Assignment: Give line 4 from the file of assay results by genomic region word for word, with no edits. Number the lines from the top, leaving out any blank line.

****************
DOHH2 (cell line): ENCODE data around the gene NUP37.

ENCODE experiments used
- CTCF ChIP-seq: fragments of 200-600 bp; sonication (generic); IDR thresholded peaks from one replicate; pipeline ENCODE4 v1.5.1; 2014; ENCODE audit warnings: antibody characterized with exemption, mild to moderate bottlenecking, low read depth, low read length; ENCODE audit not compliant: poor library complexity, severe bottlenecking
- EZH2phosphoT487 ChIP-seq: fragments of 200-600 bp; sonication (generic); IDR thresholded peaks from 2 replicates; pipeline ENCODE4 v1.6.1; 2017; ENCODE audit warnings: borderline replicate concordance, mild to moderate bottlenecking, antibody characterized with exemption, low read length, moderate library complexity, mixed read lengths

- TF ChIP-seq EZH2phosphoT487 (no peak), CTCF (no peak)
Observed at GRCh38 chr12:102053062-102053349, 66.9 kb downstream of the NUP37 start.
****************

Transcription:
- EZH2phosphoT487 ChIP-seq: fragments of 200-600 bp; sonication (generic); IDR thresholded peaks from 2 replicates; pipeline ENCODE4 v1.6.1; 2017; ENCODE audit warnings: borderline replicate concordance, mild to moderate bottlenecking, antibody characterized with exemption, low read length, moderate library complexity, mixed read lengths